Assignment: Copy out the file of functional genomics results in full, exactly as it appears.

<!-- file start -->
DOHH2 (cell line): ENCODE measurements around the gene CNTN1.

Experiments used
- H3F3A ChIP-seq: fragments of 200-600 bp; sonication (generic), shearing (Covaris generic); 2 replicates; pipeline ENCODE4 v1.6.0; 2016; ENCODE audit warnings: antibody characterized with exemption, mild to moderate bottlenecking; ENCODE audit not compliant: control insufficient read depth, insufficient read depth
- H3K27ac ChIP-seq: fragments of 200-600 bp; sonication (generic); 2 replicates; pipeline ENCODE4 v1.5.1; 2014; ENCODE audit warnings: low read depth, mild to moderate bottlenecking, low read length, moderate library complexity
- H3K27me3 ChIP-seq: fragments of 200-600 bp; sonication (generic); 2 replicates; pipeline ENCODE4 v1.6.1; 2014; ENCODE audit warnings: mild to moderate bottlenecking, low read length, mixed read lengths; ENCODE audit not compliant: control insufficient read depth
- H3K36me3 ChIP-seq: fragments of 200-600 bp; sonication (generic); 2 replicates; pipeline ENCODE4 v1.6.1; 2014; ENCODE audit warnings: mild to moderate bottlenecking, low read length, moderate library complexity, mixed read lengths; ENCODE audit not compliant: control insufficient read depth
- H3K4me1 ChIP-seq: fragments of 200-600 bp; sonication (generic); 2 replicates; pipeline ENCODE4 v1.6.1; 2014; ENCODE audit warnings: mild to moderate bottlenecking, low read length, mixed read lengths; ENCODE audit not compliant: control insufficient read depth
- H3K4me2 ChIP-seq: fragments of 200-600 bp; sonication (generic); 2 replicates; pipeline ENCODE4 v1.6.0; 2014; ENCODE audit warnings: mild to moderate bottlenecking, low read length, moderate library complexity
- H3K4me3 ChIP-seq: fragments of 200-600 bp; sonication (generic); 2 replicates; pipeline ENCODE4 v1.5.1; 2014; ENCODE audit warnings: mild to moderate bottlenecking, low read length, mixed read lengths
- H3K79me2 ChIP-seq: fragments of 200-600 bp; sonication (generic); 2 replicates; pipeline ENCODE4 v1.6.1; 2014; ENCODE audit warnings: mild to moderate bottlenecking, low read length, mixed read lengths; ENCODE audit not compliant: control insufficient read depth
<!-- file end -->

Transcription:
DOHH2 (cell line): ENCODE measurements around the gene CNTN1.

Experiments used
- H3F3A ChIP-seq: fragments of 200-600 bp; sonication (generic), shearing (Covaris generic); 2 replicates; pipeline ENCODE4 v1.6.0; 2016; ENCODE audit warnings: antibody characterized with exemption, mild to moderate bottlenecking; ENCODE audit not compliant: control insufficient read depth, insufficient read depth
- H3K27ac ChIP-seq: fragments of 200-600 bp; sonication (generic); 2 replicates; pipeline ENCODE4 v1.5.1; 2014; ENCODE audit warnings: low read depth, mild to moderate bottlenecking, low read length, moderate library complexity
- H3K27me3 ChIP-seq: fragments of 200-600 bp; sonication (generic); 2 replicates; pipeline ENCODE4 v1.6.1; 2014; ENCODE audit warnings: mild to moderate bottlenecking, low read length, mixed read lengths; ENCODE audit not compliant: control insufficient read depth
- H3K36me3 ChIP-seq: fragments of 200-600 bp; sonication (generic); 2 replicates; pipeline ENCODE4 v1.6.1; 2014; ENCODE audit warnings: mild to moderate bottlenecking, low read length, moderate library complexity, mixed read lengths; ENCODE audit not compliant: control insufficient read depth
- H3K4me1 ChIP-seq: fragments of 200-600 bp; sonication (generic); 2 replicates; pipeline ENCODE4 v1.6.1; 2014; ENCODE audit warnings: mild to moderate bottlenecking, low read length, mixed read lengths; ENCODE audit not compliant: control insufficient read depth
- H3K4me2 ChIP-seq: fragments of 200-600 bp; sonication (generic); 2 replicates; pipeline ENCODE4 v1.6.0; 2014; ENCODE audit warnings: mild to moderate bottlenecking, low read length, moderate library complexity
- H3K4me3 ChIP-seq: fragments of 200-600 bp; sonication (generic); 2 replicates; pipeline ENCODE4 v1.5.1; 2014; ENCODE audit warnings: mild to moderate bottlenecking, low read length, mixed read lengths
- H3K79me2 ChIP-seq: fragments of 200-600 bp; sonication (generic); 2 replicates; pipeline ENCODE4 v1.6.1; 2014; ENCODE audit warnings: mild to moderate bottlenecking, low read length, mixed read lengths; ENCODE audit not compliant: control insufficient read depth